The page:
Make Better Hashtags With Camel Case

There you are, casually perusing Twitter, when all of a sudden you’re forced to decode a jumble of letters–you’ve run into a garbled hashtag. “I don’t even like word jumbles!”, you shout at your poor, startled roommate, who fell asleep on the couch watching Mythbusters re-runs again.

You didn’t sign up for this, right? You’re only messing around online because you’re procrastinating on a paper that’s due in 12 hours–you’re trying to avoid thinking hard about words and letters and English. No, it’s not fair that the Internet gave you this hashtag to decode, but there’s nothing you can do about it now. You just have to soldier on, decode that sucker, feel that twinge of disappointment when the effort isn’t worth it, and move on to the next Tweet.

But you can do something to help future generations: start using Camel Case for your hashtags, and maybe the change you make in the world will boomerang and make your life better in the future. I took to Twitter on Valentine’s Day to try and get the word out:

Camel Case is a way to write human-readable, multi-word strings sans spaces and special characters. Basically, you capitalize the first letter of each new word in the string, so you can see the individual words at a glance. It’s been around for a long time in computer programming and chemistry, whose taxonomies involve long, continuous strings of words and individual characters. Most user-facing applications and interfaces don’t need Camel Case because they’re usually pretty comfortable with spaces–they’re designed to be human-facing, human-readable interfaces–but you may have seen Camel Case in online usernames (“FrankTheTank”) and a few other places.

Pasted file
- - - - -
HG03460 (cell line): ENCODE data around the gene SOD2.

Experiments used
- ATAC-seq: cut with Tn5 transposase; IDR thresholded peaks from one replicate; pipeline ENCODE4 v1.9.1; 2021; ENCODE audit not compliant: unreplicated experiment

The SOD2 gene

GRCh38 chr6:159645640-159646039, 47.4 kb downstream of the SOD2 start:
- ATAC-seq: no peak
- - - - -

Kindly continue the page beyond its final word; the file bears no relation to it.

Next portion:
Aside from usernames, the most common user-facing, non-spaces, multi-word user interface element is probably the hashtag. But for some reason, people haven’t adopted Camel Case for their hashtags. The result is that hashtags are as much of a nuisance as a tool. But they don’t have to be! Here are some examples of hashtags with and without Camel Case:


  • #followfriday
  • #justsayin
  • #nofilter
  • #happybirthdayjosh

WithCamelCase 1

  • #FollowFriday
  • #JustSayin
  • #NoFilter
  • #HappyBirthdayJosh

See how much easier it is to read the Camel Case hashtags? The Camel Case hashtags are still clumped up, but at least we immediately know where their words begin and end, making it a lot easier for us to process and decode them.

So, do yourself and everyone else a favor and use Camel Case for your hashtags. Your followers will thank you.